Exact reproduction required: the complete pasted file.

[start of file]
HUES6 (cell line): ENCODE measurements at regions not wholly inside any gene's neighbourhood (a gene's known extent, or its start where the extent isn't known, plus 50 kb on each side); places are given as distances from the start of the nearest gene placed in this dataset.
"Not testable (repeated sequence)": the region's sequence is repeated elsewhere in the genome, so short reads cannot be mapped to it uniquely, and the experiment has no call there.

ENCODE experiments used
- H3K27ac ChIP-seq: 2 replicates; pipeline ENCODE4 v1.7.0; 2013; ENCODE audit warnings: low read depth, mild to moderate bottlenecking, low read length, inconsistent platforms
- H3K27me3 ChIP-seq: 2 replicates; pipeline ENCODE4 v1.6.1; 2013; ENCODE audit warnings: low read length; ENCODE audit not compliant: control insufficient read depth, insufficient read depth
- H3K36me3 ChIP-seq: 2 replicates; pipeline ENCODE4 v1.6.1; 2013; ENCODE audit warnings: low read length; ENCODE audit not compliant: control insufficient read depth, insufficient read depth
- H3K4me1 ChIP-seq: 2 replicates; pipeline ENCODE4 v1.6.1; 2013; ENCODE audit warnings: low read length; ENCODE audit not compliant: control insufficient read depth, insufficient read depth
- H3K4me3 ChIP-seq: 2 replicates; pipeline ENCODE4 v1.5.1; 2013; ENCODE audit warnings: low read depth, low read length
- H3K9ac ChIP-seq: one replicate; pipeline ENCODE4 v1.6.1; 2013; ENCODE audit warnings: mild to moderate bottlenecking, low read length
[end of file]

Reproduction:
HUES6 (cell line): ENCODE measurements at regions not wholly inside any gene's neighbourhood (a gene's known extent, or its start where the extent isn't known, plus 50 kb on each side); places are given as distances from the start of the nearest gene placed in this dataset.
"Not testable (repeated sequence)": the region's sequence is repeated elsewhere in the genome, so short reads cannot be mapped to it uniquely, and the experiment has no call there.

ENCODE experiments used
- H3K27ac ChIP-seq: 2 replicates; pipeline ENCODE4 v1.7.0; 2013; ENCODE audit warnings: low read depth, mild to moderate bottlenecking, low read length, inconsistent platforms
- H3K27me3 ChIP-seq: 2 replicates; pipeline ENCODE4 v1.6.1; 2013; ENCODE audit warnings: low read length; ENCODE audit not compliant: control insufficient read depth, insufficient read depth
- H3K36me3 ChIP-seq: 2 replicates; pipeline ENCODE4 v1.6.1; 2013; ENCODE audit warnings: low read length; ENCODE audit not compliant: control insufficient read depth, insufficient read depth
- H3K4me1 ChIP-seq: 2 replicates; pipeline ENCODE4 v1.6.1; 2013; ENCODE audit warnings: low read length; ENCODE audit not compliant: control insufficient read depth, insufficient read depth
- H3K4me3 ChIP-seq: 2 replicates; pipeline ENCODE4 v1.5.1; 2013; ENCODE audit warnings: low read depth, low read length
- H3K9ac ChIP-seq: one replicate; pipeline ENCODE4 v1.6.1; 2013; ENCODE audit warnings: mild to moderate bottlenecking, low read length